Family members of all the detainees were summoned and gathered in a room and were then told that their siblings and sons were gay, Dzhabrailov says. Three of his brothers came. The detainees were then brought in and officials gestured to them, saying “‘You should take away your shame,’” Dzhabrailov recalls. “It was directly meaning ‘You should kill your kids because they are gay and this is shame for Chechnya and for your family.’”
When Dzhabrailov left with his brothers, he wanted to celebrate. He was thrilled to be released and to see them again. But there was only silence as they walked away from the building. “Everything changed,” he says. “My body was blue, purple. My heart was broken. My life was broken. I lost family, friends, career. Everything.”
His family did not hurt him. But for several days after he was released, Dzhabrailov could only sleep during the daytime, for fear that officials would return under the cover of darkness and take him again. After five days, he decided he had to leave Chechnya. He couldn’t have a life there now that he had been exposed. A longtime friend who had moved to Moscow from Chechnya asked him to come stay, and so on his 25th birthday, Dzhabrailov left everything he knew behind.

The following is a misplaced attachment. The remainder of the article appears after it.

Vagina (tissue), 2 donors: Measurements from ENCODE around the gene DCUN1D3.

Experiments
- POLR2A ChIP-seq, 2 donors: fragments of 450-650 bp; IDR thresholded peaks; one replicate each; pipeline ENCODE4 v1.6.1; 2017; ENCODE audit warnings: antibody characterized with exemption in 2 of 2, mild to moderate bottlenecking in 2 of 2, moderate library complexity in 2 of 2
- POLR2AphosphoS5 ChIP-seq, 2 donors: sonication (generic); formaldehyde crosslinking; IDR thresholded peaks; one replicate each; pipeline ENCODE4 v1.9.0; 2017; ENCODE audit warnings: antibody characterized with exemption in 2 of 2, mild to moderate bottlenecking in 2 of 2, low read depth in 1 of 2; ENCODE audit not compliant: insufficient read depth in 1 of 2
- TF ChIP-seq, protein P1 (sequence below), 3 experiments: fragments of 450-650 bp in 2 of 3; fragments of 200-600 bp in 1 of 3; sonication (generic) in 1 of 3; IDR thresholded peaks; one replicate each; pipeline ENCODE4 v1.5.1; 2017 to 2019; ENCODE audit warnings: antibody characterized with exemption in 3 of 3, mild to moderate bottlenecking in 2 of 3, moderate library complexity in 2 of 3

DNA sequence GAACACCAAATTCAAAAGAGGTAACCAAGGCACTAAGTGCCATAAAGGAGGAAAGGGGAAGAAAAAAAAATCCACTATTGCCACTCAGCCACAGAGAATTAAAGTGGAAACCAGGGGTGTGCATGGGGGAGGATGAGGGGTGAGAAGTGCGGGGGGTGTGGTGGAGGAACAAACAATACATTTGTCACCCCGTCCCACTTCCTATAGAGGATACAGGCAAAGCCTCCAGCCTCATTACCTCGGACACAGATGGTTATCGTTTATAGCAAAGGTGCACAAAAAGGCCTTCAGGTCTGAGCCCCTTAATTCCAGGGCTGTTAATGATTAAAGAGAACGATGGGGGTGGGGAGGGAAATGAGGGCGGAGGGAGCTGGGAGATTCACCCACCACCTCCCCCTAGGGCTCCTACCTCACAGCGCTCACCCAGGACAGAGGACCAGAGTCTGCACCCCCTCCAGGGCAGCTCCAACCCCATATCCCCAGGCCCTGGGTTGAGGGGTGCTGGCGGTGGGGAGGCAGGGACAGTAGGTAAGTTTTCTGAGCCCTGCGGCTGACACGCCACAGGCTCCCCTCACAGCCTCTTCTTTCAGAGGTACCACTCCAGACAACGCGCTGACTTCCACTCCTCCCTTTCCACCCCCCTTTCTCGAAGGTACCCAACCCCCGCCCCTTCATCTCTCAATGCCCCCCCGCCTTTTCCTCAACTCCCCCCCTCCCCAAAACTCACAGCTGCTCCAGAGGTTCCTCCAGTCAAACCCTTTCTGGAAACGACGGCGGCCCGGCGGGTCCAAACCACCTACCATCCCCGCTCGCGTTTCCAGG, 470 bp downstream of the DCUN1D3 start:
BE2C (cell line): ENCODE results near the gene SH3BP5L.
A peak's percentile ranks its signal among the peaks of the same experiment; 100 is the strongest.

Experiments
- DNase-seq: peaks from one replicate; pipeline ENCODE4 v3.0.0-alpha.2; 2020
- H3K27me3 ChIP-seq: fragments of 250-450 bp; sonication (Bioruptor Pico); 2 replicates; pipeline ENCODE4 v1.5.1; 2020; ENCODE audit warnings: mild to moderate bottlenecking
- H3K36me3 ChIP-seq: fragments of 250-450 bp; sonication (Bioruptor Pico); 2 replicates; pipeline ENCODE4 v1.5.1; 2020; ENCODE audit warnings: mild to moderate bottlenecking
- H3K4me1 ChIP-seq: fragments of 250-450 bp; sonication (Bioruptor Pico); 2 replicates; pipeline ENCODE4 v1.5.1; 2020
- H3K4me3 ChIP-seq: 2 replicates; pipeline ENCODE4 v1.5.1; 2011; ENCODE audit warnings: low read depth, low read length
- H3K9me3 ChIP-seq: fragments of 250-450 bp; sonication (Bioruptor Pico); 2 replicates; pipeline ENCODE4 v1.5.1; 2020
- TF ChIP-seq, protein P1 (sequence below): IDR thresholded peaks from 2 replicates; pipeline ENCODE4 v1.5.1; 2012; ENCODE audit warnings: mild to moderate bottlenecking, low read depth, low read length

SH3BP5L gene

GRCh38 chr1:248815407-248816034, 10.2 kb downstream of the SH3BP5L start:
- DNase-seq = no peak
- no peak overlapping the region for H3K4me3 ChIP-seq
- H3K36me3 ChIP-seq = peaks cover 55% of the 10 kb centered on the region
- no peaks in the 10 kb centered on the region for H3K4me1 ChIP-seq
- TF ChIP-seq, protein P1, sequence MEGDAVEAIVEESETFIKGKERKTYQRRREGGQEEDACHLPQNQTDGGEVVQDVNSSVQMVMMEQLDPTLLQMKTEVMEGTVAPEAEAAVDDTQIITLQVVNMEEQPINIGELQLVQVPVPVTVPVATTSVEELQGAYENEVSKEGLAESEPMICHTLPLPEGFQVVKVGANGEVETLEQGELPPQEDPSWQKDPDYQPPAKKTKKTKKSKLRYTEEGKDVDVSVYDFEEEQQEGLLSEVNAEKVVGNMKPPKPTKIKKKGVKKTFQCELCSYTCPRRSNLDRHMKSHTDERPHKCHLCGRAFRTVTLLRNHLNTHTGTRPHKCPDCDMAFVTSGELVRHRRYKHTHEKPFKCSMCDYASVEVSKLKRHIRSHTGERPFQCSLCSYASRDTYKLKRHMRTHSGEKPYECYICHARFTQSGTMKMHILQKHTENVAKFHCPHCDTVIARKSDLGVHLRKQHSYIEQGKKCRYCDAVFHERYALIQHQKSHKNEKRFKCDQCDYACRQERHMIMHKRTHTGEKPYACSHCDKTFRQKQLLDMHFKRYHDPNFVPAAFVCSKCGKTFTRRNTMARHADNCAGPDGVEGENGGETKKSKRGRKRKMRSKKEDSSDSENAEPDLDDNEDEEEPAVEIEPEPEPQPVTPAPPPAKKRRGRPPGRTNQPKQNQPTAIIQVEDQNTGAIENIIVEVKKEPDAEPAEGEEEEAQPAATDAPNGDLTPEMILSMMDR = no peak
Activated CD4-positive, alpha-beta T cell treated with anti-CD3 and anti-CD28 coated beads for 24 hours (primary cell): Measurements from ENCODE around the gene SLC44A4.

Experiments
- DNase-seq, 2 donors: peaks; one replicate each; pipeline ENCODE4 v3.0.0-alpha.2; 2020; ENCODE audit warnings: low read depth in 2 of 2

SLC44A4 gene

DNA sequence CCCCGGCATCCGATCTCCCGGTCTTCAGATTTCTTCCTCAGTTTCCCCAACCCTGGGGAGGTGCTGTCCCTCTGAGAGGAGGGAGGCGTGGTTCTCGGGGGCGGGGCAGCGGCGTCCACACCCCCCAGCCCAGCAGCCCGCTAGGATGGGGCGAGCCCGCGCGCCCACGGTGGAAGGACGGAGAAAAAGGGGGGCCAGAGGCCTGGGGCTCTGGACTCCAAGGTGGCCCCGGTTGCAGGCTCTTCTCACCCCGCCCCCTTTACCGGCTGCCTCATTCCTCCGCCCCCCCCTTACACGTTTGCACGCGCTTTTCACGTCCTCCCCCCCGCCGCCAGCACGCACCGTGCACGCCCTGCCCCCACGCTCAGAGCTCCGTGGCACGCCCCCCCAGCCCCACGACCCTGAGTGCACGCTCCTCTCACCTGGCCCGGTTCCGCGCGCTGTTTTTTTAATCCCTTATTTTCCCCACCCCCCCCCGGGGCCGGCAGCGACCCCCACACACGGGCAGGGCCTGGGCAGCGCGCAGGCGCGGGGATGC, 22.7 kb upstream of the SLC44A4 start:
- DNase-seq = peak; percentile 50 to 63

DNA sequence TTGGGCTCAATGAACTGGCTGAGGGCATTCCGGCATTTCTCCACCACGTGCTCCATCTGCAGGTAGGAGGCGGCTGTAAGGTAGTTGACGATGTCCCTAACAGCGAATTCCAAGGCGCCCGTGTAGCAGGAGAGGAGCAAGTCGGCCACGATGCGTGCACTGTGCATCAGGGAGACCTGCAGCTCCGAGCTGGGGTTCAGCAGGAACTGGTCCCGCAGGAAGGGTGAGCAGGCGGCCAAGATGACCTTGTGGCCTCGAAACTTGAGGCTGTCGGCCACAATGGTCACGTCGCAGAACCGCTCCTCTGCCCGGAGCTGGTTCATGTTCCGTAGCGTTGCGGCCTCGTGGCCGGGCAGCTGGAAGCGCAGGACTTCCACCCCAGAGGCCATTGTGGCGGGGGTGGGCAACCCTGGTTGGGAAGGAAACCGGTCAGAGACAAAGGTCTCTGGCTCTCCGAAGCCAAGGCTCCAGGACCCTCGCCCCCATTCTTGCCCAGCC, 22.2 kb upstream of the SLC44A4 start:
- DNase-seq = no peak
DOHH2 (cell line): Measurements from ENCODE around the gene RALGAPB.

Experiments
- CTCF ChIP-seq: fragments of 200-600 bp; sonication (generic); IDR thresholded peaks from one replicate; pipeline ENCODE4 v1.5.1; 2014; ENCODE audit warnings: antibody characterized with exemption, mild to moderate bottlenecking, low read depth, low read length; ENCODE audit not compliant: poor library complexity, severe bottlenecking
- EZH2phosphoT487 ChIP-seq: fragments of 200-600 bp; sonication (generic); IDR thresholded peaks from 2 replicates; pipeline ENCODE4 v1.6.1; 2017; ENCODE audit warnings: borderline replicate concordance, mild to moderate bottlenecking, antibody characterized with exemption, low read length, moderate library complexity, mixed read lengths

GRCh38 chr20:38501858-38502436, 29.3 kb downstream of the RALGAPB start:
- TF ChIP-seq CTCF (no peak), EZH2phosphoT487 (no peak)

The friend was Viskhan, a 28-year-old who prefers to only use his first name and tells TIME through a translator that he had left the republic years earlier because he was also persecuted for being gay. In his case, this happened in a more typical but still brutal fashion: men who appeared to be police officials posed as someone interested in a romantic encounter on a dating app, and when Viskhan agreed to meet in person, he was beaten and threatened with a gun. 
Sometimes these assailants demand money from such victims. In Viskhan’s case, he says, they demanded that he message with another man through the dating site to gather information that could be used against that individual.
“You always feel guilty,” Viskhan says of being gay in Chechnya. And survivors like him continue to struggle with the trauma of having been targeted by powerful people. “When we sleep, we go to bed with fear and when we wake up, we wake up with fear,” he says.